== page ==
We’ve reached the halfway point in our eight-person, eight-week Publishers Invitational Weight-Loss Contest, so I thought I’d give you a progress report.
In case you missed it, I, along with seven other locals, have each wagered One Hundred American Dollars on our ability to lose more weight during the contest period than any of the others.
Our first weigh-in -- the beginning of the contest period -- was some time around the middle of January. (It was sort of a delayed New Years Resolution thing.) The contest ends at noon on Friday, March 16th, with a final weigh-in to determine the biggest loser. Whoever has lost the most weight in eight weeks walks off with all 800 smackos… or waddles off, as the case may be. (There are, after all, some very large chassis involved here. Any two of us combined are the rough equivalent of a Volkswagen. The whole gang of eight, jumping up and down at the same time, would register a 3.2 on the Richter scale... in Burma!!!!)
There is not a scheduled mid-contest weigh-in, so there’s no way to know for sure who’s in the lead until the final day. Still, I thought I’d try to give you a little update on our weight-loss efforts thus far. So I called each participant to ask for a status report.
Since some of the other contestants – certainly not me -- try to engage in a bit a psychological warfare to demoralize the opponents and boost their own chances, I can’t count on them to give the most accurate data available. Among the eight, incidentally, are some of the Midlands’ most well-established prevaricators. Adding to the likelihood that the reported weights might be somewhat inaccurate is my personal opinion that at least two of the contestants don’t know how to read a scale -- or tell time -- having lost interest in math long before reaching double digits in elementary school.
So, for what it’s worth – you be the judge – here are their responses:
The reigning champ, Kirk Luther, Business Manager and partner at The New Irmo News and Lake Murray News, who originally weighed in at 233.4, now claims a weight of 205.7. Impressive, if it can be believed.
Mike Andrews, the Tune-Up King from Bob Andrews Motors, who tipped the scales at 272.8 to start, now claims a weight of “right around 250”, keeping him the statistical favorite to win this competition.
Norman Agnew of Agnew Lake Service fame, a two-time top-ten finisher (in an eight man contest), started the contest at 261.0, and now claims to weigh 285. How could this be? Is this the immediate impact of his recent engagement to be married? I don’t think so. More likely, this is just an example of his famous “mind games”. We’ll see.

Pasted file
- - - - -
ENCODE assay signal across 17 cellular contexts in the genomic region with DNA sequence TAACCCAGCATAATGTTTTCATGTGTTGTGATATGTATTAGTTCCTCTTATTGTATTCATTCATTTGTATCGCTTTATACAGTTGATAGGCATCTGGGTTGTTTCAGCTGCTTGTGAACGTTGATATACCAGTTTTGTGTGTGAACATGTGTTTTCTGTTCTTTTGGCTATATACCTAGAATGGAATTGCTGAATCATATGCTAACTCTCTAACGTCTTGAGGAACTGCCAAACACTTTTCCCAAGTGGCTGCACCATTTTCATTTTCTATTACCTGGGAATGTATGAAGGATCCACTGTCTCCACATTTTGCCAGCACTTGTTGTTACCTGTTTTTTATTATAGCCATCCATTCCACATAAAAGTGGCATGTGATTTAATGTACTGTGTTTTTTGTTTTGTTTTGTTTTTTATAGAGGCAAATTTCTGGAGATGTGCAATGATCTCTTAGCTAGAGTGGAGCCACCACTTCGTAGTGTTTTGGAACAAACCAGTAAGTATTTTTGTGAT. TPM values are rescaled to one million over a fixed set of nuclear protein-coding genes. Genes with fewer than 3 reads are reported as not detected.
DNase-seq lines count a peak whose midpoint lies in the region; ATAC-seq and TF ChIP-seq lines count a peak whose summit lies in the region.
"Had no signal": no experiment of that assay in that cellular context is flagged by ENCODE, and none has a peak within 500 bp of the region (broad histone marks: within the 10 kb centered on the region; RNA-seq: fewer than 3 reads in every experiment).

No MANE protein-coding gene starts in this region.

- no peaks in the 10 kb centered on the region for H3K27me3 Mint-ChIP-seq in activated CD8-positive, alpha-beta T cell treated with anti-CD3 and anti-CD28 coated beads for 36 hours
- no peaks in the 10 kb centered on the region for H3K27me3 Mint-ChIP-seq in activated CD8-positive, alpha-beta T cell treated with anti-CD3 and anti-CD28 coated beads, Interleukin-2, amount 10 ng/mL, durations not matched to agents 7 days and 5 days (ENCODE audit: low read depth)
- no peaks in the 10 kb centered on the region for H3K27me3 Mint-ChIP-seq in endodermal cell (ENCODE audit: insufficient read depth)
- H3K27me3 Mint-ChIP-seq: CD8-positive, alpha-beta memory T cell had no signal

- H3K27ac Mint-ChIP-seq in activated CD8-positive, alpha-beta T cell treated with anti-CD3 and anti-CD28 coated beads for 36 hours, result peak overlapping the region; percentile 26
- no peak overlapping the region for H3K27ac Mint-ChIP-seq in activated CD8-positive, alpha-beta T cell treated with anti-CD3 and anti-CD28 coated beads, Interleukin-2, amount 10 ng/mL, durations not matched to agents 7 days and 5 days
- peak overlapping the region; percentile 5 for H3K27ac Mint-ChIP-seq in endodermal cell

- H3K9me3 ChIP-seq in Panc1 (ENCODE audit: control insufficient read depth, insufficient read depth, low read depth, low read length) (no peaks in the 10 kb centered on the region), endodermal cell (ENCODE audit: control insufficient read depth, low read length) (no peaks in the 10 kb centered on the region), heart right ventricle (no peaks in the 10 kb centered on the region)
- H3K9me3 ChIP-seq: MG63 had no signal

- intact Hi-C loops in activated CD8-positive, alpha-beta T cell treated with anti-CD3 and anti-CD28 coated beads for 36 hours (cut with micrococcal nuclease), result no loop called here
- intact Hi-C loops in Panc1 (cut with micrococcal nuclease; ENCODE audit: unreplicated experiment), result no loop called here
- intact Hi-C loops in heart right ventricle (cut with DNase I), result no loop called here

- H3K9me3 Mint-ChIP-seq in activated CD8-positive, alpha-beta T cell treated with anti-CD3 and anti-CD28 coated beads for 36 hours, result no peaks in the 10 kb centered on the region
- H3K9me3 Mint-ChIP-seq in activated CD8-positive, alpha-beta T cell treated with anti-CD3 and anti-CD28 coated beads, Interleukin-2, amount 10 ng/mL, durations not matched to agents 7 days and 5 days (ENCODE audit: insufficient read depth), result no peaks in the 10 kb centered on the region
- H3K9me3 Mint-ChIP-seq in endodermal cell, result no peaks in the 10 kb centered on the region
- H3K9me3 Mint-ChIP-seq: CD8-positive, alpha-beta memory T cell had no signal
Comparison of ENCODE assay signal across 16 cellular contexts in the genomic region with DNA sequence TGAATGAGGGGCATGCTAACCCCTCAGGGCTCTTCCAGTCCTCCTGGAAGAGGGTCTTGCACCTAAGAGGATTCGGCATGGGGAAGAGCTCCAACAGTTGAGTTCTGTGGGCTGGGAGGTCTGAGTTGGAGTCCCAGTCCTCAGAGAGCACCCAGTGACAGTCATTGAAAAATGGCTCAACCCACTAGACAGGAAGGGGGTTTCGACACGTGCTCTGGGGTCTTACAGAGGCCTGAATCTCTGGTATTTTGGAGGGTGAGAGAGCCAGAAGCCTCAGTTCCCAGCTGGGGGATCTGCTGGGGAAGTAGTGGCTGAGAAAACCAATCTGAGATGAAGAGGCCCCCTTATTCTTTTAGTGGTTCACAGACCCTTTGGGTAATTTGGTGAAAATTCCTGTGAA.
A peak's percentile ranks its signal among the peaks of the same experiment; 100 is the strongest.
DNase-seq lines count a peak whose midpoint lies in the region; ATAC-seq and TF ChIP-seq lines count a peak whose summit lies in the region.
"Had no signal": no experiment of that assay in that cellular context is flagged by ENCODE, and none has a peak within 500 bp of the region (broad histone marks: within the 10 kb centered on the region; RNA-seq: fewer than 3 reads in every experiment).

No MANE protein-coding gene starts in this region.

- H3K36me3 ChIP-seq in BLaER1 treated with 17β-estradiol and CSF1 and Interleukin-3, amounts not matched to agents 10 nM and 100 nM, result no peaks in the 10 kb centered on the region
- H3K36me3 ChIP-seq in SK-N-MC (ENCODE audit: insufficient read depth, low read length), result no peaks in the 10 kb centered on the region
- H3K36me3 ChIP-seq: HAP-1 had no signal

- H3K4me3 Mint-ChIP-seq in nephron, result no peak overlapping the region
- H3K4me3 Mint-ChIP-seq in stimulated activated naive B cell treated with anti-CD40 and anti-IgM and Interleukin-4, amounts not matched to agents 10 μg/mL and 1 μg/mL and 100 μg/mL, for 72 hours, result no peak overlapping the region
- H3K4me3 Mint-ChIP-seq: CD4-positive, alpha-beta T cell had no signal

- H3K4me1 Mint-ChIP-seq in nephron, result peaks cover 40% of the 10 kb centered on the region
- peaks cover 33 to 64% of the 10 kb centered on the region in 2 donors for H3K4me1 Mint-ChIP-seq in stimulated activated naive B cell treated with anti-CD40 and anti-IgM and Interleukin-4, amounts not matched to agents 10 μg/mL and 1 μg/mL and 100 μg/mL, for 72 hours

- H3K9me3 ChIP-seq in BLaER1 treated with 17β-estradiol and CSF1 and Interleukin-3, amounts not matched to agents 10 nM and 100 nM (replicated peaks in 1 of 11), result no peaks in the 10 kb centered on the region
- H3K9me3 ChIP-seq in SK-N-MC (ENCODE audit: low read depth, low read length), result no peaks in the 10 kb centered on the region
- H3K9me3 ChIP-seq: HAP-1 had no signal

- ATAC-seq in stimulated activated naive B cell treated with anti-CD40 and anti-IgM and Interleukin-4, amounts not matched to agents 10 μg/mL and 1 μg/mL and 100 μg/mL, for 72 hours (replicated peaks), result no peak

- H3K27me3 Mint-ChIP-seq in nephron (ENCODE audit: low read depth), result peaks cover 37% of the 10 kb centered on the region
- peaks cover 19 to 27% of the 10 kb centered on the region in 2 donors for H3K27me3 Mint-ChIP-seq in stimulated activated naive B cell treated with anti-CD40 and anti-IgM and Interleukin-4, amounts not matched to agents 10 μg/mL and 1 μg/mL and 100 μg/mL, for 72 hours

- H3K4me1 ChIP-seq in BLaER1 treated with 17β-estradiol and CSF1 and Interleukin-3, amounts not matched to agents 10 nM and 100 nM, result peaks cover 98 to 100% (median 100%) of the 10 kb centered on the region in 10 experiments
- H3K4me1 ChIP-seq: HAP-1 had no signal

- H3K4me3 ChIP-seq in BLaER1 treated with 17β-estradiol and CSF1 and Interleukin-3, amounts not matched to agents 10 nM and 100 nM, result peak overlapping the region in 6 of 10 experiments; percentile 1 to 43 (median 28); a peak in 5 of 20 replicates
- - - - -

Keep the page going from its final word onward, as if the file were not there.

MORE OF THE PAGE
Barely moving the scales at all at 196.0 at the original weigh-in – and the only sub-200 contestant – the gutsy contender from Carolina Wings: Rob Schoolmeester. When I asked for his current weight, he said, “Yeah, right!”
Terry Campbell, Insurance Executive Extraordinaire, initially weighed in at 239.0, and should have been able to calculate his 0% odds of winning. Learning from this mistake, he apparently has now learned not to take my phone calls at all!
Bo McDonald, local ad executive with the Mustard 'n Relish Group, entered the contest late at 209.8 (and a one-week, 2-lb handicap), now says he’s “down three”. With the handicap, that would be either down 5 pounds of up 1 pound, because we never really specified which way the handicap worked.
My second generation writer and political consultant, Rod Shealy Jr., started the contest at 222.6, which was already at least 30 or 40 pounds down from last year. He announced from the outset that he would be trying to win with a strategy of regular exercise instead of diet – a very foolish decision. Apparently, that strategy is not working out too well, because when I called and said, “This is Dad, how much do you weigh now?” he said, “Dad Who?”
Now as for me, the almost-certain eventual upset winner of the entire contest – who started off at an astonishing 243.8 – hard to believe isn’t it… I carry it so well -- I’m proud to announce that my weight after the first four week of dieting is (see page 45)